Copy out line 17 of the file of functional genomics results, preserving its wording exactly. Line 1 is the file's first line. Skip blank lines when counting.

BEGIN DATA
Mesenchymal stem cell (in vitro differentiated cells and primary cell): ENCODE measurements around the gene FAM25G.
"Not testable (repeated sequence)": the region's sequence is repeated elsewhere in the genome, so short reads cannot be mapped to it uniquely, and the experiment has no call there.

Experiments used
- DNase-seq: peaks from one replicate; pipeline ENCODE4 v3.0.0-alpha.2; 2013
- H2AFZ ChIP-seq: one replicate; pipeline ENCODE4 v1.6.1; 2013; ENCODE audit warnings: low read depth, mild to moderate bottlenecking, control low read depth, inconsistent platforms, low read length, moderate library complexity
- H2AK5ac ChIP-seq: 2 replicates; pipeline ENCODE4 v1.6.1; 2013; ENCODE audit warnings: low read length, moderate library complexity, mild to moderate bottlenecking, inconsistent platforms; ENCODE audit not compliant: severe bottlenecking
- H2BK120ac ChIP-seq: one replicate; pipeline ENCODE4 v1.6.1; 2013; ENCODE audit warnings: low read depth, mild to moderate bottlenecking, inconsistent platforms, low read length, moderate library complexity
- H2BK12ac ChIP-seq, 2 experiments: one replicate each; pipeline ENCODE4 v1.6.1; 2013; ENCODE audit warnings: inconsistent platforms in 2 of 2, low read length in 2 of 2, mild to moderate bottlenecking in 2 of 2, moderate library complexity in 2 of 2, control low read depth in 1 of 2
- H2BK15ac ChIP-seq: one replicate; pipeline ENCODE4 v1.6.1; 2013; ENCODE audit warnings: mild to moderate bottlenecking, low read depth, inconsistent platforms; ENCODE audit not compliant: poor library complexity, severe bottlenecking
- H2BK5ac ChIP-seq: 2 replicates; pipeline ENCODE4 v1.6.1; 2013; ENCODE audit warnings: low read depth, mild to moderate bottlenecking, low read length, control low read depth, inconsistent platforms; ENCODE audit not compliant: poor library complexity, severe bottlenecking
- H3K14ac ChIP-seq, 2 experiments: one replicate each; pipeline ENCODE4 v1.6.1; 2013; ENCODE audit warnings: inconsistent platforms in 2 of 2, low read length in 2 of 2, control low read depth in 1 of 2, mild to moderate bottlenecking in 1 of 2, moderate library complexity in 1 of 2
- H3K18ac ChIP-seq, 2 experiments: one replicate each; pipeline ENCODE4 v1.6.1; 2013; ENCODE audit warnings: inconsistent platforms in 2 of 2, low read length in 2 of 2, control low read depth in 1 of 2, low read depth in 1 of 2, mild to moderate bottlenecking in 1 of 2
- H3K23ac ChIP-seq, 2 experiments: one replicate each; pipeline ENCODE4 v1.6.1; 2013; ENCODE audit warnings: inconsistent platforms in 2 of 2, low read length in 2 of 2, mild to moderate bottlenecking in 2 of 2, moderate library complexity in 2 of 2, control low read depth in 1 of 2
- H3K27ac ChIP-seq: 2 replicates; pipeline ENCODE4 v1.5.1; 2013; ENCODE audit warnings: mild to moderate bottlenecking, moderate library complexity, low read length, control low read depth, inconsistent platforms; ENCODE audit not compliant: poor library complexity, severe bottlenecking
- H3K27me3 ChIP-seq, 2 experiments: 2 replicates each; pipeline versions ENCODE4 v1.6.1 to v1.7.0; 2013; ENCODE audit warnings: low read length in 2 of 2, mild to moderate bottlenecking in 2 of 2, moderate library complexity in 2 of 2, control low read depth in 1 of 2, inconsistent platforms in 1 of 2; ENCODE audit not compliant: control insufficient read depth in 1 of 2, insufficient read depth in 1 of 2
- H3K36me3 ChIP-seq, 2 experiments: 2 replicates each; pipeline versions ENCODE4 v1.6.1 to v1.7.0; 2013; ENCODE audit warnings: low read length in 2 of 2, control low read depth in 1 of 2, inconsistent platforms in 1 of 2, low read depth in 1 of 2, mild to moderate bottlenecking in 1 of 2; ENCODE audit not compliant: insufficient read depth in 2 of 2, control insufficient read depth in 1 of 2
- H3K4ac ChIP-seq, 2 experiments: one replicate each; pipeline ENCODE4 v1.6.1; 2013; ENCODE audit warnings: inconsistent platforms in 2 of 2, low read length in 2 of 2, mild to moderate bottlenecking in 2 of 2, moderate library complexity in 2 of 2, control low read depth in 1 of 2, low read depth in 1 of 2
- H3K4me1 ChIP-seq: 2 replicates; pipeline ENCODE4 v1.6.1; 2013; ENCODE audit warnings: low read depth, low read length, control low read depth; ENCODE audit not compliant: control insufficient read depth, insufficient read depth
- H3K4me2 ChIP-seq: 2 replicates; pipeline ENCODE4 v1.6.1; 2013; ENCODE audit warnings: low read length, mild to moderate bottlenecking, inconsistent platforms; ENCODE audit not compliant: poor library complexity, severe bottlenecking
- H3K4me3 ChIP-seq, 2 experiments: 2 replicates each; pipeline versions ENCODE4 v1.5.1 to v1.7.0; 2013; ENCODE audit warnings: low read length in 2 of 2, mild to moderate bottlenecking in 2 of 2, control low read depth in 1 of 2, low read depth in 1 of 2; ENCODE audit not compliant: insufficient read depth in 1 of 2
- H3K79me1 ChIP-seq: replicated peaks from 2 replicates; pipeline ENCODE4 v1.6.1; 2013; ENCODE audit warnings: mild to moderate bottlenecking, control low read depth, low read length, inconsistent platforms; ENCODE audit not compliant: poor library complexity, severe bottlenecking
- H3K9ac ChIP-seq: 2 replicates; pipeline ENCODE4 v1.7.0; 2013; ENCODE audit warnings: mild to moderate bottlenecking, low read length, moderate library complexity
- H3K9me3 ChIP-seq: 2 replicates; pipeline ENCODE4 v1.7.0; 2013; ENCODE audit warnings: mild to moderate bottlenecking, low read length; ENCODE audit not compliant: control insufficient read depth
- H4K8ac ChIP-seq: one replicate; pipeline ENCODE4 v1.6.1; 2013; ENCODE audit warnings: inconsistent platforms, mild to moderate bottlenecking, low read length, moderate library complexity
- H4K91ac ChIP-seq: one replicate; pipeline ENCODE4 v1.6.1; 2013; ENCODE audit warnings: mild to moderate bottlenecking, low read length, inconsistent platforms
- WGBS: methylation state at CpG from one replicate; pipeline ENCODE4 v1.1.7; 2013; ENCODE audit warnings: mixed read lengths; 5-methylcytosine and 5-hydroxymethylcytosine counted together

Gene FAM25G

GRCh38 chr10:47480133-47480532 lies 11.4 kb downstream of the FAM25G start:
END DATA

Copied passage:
- H3K4ac ChIP-seq, 2 experiments: one replicate each; pipeline ENCODE4 v1.6.1; 2013; ENCODE audit warnings: inconsistent platforms in 2 of 2, low read length in 2 of 2, mild to moderate bottlenecking in 2 of 2, moderate library complexity in 2 of 2, control low read depth in 1 of 2, low read depth in 1 of 2